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Andrew Fisher’s Towry share worth up to £160m

Andrew Fisher’s 20 per cent share in Towry could be worth as much as £160m in the event of an initial public offering, it was revealed in the High Court yesterday.

The figure was revealed in a case where Towry is seeking £5.8m damages from Raymond James and seven former Edward Jones advisers over the alleged solicitation of clients.

Towry finance director Paul Wright was asked by the defendants’ QC Chris Quinn how much the company would be worth at flotation based on what he claimed was Towry’s 2009 valuation of £7 per share.

Wright said he wouldn’t predict the value at flotation but at £7 per share, Towry would be worth £750m to £800m.

Quinn then asked Wright to confirm his share in the company, which Wright said stood at around one per cent, giving his shares a value of around £8m.

It had previously been suggested that Fisher’s shares would be worth around £100m.

The defence alleges Towry was only interested in its ability to churn client’s investable assets into its own discretionary fund management proposition, the Independent Investment Management service, to “fatten itself up to have an IPO within two years of acquisition”.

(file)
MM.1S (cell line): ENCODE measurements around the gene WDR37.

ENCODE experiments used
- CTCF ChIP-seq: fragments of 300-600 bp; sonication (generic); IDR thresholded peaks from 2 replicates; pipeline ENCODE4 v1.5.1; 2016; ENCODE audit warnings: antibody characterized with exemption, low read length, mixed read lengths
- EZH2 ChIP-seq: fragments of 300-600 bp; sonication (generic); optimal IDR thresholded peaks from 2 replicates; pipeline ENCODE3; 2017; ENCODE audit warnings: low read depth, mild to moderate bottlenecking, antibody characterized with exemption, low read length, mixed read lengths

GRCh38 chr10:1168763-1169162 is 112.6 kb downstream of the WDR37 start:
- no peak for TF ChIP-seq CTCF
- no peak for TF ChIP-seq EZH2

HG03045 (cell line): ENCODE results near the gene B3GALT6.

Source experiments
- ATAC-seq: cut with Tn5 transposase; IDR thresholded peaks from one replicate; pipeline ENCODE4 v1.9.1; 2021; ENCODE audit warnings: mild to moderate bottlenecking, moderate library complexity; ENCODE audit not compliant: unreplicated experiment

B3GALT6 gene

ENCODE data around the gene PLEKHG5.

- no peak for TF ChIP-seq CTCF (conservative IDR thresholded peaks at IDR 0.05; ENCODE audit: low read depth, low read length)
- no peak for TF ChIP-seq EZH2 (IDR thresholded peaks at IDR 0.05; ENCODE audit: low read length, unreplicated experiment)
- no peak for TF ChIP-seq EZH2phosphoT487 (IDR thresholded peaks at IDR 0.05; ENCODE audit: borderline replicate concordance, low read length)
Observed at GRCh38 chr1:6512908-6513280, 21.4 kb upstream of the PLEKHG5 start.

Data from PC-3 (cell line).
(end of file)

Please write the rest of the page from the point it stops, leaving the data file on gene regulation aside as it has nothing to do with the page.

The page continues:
Fisher defended the 12 month non-dealing covenants it imposes on its advisers, suggesting they were needed to explain the Towry proposition without commercial interference.

The case continues.

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Comments

There are 2 comments at the moment, we would love to hear your opinion too.

  1. Market abuse?

  2. So, if a client expresses a wish to maintain their relationship with their original adviser after s/he’s left TL, this is, according to Fisher, “commercial interference” is it?

    What about the client who, in the wake of having examined the TL proposition, decides that its funds are rubbish, the charges are unacceptably high and that if advice on anything else is required, they’ll be charged separately through the nose for it? Is that “commercial interference” too?

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